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Miles to Go

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The snow was piled up to his knees, up to his waist in some places, and Tony had to pick his way painfully through the drifts. Tony grabbed every piece of wood he came across, wet or dry, from the ground and pried off of old withered looking saplings, because it was true that he needed to find shelter but that wasn’t going to do him a whole lot of good if he couldn’t keep warm once he’d found it. The wind was roaring around him, the cold and the snow stinging his face and harsh on his lungs.

He’d long ago lost sensation in his fingers, even through the thick thermal gloves his entire expedition team had been outfitted with. The area around the metal repulsor pump had started to ache even before he’d been separated from Rhodey and the others, but that ache had quickly turned to a sharp, burning pain in his chest.

Tony was certain that it couldn’t be a good sign that he no longer felt the area at all, but he couldn’t stop to think about it. They hadn’t meant to be out in the cold this long—hell, they’d originally planned to be back in New York by this time yesterday! But as much as they’d tried to even find the guide they’d been told to meet, let alone the relic that was supposedly hidden up here in the ice, they’d had absolutely no luck.

Tony had offered to try one more time, even though they were all convinced by now that there was no relic here and no story for Marvels worth publishing. That was when the storm rolled in, the blizzard so thick that the snow seemed to be coming from below as well as above.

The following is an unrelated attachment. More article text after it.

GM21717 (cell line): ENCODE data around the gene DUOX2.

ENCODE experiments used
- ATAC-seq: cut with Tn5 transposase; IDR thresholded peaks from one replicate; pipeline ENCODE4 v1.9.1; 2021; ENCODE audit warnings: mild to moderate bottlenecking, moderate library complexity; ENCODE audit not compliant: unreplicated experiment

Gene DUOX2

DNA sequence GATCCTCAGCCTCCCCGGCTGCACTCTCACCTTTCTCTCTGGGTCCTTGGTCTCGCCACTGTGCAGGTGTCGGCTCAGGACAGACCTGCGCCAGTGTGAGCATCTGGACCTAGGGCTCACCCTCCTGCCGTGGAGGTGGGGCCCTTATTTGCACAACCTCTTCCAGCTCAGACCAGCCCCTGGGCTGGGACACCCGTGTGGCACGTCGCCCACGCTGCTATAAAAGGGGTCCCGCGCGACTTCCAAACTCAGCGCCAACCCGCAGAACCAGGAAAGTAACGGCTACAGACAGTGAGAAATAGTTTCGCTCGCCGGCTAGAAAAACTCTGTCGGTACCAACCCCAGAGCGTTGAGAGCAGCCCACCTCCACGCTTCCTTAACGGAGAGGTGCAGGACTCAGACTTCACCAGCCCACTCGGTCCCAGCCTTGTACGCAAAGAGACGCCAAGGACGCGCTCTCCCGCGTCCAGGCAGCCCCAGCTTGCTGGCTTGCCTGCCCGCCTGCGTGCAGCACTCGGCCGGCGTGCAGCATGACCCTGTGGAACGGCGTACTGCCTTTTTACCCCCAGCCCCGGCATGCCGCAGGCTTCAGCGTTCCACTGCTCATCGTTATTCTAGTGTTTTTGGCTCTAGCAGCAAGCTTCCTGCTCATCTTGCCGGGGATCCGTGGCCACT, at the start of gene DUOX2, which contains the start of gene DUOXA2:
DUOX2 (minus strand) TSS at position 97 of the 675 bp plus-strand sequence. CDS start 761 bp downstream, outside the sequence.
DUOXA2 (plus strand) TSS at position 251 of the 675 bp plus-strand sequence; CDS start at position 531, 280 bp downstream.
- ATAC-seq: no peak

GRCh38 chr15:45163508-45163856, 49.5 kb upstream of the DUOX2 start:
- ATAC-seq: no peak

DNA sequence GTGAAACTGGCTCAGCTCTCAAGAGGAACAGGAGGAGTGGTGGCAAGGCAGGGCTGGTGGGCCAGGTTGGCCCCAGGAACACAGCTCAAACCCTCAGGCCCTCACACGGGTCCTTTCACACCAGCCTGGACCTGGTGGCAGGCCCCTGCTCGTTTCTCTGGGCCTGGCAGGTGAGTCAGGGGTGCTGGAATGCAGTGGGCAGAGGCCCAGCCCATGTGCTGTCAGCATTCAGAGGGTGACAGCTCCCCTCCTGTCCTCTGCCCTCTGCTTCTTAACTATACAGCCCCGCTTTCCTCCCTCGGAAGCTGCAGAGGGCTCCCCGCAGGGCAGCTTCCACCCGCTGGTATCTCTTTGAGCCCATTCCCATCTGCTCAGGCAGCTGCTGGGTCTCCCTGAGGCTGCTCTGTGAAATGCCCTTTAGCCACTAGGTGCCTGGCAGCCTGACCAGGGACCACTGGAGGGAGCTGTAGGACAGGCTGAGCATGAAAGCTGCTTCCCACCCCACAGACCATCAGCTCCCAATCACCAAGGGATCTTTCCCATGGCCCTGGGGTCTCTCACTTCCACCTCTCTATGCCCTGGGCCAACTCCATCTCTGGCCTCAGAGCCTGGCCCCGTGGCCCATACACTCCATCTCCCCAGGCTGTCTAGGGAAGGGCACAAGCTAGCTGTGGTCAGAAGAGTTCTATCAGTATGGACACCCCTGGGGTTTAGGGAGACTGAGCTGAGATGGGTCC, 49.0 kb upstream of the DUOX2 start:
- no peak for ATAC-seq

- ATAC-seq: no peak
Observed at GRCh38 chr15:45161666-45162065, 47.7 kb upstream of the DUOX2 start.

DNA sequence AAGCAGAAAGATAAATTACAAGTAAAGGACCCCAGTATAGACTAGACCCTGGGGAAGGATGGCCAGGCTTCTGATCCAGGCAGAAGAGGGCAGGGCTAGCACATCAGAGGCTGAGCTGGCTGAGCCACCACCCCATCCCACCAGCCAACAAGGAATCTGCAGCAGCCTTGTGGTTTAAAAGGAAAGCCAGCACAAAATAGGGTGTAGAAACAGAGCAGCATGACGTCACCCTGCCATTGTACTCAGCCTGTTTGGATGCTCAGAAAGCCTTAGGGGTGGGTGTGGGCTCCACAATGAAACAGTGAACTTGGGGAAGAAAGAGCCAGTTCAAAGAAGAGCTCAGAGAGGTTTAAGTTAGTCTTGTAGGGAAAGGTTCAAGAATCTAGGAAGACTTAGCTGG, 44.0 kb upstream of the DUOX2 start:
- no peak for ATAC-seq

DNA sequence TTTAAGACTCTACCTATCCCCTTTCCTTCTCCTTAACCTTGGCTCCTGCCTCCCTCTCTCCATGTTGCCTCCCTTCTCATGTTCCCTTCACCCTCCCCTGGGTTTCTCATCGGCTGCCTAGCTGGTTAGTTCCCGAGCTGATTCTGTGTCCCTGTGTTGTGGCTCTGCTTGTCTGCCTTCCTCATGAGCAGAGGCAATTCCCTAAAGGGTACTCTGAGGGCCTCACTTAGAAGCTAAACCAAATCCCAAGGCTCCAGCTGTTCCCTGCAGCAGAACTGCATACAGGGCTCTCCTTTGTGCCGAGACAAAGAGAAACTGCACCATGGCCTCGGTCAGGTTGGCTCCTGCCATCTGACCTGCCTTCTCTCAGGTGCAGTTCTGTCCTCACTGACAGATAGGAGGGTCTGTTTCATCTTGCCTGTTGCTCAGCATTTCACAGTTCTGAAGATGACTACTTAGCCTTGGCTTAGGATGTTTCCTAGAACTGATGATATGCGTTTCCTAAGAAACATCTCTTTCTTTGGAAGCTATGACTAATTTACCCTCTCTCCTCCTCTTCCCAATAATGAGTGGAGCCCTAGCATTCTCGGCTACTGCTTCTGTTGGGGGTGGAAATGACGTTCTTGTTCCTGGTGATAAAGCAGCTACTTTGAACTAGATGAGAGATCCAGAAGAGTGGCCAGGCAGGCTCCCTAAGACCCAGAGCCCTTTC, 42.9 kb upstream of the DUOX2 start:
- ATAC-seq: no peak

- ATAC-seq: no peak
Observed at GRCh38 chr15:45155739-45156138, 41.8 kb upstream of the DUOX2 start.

He’d known he was in trouble the moment the wind started to pick up, and although he’d tried to head back to the zeppelin before the storm hit full-force, there hadn’t been enough time. Now he was lost, and while his survival expertise tended toward the supernatural rather than the natural, it didn’t take a genius to know that if he didn’t find shelter, and soon, he may never find his way back.

In this storm, Tony could be ten feet away from the zeppelin, Rhodey shouting directly in his ear, and he wouldn’t even know it.

A dark shadow off to his right drew his attention, and Tony headed toward it, praying for the zeppelin. Once he was close enough to see past the whirling snow, he realized that the dark shape was actually the jagged mouth of an ice cave, and he let out a gusty sigh of relief as he stumbled inside.

With numb fingers Tony managed to stack the wood that was dry enough to burn, as far away from the entrance as the cave would allow. It took three matches and a handful of pocket lint before he managed to get it lit, and Tony had enough foresight to stack the soaked-through wood that he’d collected around the fire to dry out, before he unpacked the bedroll (and honestly, Tony was going to kiss Jarvis right on the mouth for insisting he bring all this crap along on what was supposed to be a quick trip).

The cave was small, icy and dark, but the fire was warm, and Tony had barely crawled inside before he was unconscious.


When Tony opened his eyes again, they settled on another person, a few feet away, toward the back of the little cave. It took him a moment to realize what it was he was staring at, and when he did, he screamed.

Tony sat bolt upright, and the cold struck him all at once, but he didn’t care because there was a body in this cave, and he knew that face. Hell, all of America had known that face at one point.

That was Captain America.

Captain America, in the flesh. Tony could hardly believe it, and he was already moving toward the him for a better look before the thought had even fully registered that he may have just stumbled across the body of one of America’s most well-known war heroes, almost five years after his disappearance.

Despite working toward a common goal, Tony had never actually met Captain America in person, even at the height of the war when Tony was coordinating more and more with the military. Unlike Captain America he wasn’t a soldier, and his contribution to the war had been almost entirely targeted attacks wherever the intelligence Pepper managed to gather on Zemo pointed him next.